Cape Town - The family of Shireen Essop, who are desperate for her safe return, have requested members of the public to refrain from sharing unverified information, including that she has been found, without their confirmation.
Essop’s whereabouts were last known at 2pm on Monday when she was driving a white Toyota on Weltevreden Road near Philippi after work.
She was last seen wearing black pants and a mustard-coloured top.
Essop is of medium build and about 1.65m tall.
Her sister-in-law Ayesha Essop confirmed to the Cape Times that the 32-year-old was heading home at the time she went missing.
The vehicle was later traced and found abandoned.
While it was recovered in Philippi, there was no sign of the young mother from Manenberg.
“We are requesting that the family is given privacy during this time as the investigation is ongoing. It is only the family and police that will announce when she has been found and it is not true that the vehicle was recovered in Khayelitsha.
“While we appreciate the support and people sharing in efforts to find her, we are requesting that people don’t spread fake news or anything not confirmed by police,” she said.
This is after several social media posts were shared on Tuesday morning claiming she had been found.
Police spokesperson Wesley Twigg confirmed that police were still searching for Essop and probing the circumstances leading to her disappearance.
Missing Children South Africa (MCSA), who has been assisting the family, said fake news can cause panic to an already distraught family.
“Any false rumours on social media causes a lot of trauma for the family. Even us, we only put out a flyer that someone has been found after the police confirm that to us. That is why in most cases we request families not to place their personal phone numbers on social media because that also sometimes leads to extortion cases, which has increased,” MCSA’s Bianca van Aswegen said.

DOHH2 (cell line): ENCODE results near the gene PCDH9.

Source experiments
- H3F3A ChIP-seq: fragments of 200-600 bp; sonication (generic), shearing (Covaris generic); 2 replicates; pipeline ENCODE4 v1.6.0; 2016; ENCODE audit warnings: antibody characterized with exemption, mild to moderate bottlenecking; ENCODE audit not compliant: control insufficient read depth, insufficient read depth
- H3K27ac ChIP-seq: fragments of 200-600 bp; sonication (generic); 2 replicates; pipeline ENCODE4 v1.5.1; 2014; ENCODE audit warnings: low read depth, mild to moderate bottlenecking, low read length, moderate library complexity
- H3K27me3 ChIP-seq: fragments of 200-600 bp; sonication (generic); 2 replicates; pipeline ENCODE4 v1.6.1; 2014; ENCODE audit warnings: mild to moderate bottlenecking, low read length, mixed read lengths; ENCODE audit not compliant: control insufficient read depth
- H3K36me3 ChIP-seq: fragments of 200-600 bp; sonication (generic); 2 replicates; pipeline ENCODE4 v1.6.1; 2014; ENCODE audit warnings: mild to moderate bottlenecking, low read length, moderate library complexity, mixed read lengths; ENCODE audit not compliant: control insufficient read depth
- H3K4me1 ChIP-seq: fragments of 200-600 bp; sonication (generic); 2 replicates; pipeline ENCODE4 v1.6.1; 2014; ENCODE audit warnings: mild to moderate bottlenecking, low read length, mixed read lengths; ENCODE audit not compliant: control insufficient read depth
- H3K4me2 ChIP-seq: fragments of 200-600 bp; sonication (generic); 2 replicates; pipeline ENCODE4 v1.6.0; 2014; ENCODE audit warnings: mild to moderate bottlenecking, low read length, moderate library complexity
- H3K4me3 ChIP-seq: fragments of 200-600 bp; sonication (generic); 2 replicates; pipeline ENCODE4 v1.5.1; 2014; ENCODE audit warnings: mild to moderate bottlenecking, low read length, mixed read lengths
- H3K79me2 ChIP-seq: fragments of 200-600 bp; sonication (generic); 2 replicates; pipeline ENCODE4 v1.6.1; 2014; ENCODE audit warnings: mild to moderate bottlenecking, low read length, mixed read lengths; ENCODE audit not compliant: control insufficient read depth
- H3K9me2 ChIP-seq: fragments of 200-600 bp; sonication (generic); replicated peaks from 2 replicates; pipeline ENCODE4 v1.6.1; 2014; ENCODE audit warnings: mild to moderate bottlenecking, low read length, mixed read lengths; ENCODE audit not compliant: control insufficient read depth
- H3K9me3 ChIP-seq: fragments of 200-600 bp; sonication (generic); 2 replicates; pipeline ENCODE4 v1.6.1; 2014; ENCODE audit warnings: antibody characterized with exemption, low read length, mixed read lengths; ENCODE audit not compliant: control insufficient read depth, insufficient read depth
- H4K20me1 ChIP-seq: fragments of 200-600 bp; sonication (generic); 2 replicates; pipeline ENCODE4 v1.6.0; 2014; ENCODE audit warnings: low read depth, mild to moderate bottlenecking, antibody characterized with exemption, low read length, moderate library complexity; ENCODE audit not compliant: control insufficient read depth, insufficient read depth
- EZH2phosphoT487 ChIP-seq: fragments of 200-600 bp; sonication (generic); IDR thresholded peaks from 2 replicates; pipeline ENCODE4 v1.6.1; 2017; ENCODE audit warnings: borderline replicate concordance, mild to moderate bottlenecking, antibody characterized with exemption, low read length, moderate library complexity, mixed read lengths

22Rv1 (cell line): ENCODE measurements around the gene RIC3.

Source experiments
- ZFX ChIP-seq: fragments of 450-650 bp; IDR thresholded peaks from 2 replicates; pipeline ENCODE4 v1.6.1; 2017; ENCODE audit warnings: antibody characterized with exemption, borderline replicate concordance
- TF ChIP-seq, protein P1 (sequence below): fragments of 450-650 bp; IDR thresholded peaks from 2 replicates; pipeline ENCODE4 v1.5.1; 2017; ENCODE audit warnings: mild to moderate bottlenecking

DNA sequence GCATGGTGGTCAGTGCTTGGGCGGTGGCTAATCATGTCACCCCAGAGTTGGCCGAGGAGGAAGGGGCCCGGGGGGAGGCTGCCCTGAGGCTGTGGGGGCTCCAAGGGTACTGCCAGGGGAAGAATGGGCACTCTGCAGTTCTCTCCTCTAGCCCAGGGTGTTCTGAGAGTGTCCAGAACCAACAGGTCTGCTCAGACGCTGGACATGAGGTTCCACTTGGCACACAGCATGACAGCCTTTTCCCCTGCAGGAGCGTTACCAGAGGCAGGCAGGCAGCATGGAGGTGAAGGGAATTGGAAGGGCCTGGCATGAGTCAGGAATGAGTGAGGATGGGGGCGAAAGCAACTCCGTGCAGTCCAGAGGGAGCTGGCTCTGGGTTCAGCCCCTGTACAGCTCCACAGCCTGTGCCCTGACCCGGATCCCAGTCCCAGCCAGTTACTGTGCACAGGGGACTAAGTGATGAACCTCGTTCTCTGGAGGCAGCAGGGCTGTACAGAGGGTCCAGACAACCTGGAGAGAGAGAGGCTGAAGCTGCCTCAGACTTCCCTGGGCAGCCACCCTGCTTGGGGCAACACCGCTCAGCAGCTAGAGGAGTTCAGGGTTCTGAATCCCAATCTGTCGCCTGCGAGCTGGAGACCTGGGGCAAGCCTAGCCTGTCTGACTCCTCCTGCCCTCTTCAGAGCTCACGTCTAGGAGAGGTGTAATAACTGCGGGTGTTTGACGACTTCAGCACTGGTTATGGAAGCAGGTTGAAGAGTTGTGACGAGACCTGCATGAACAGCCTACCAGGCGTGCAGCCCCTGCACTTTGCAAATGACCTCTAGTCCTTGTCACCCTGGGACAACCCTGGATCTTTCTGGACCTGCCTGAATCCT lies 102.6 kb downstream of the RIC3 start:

She said with the Covid-19 pandemic there has been a spike in kidnapping, hijacking and human trafficking.
“Kidnappings happen for various reasons, including ransom, opportunistic, human trafficking, parental abductions. So it all depends on the type of kidnapping and circumstances leading to it. Both children and adults are targeted by these syndicates or groups. People usually hear that children must always be vigilant, but the same applies to adults. Nowhere is truly safe, adults are just as vulnerable and need to be alert in their physical surroundings,” said Van Aswegen.
She said the increase in criminal activities in South Africa possibly portrayed how people were desperate as many are unemployed.
“We have also seen an increase with online scams and how people are lured with fake job adverts for human trafficking.”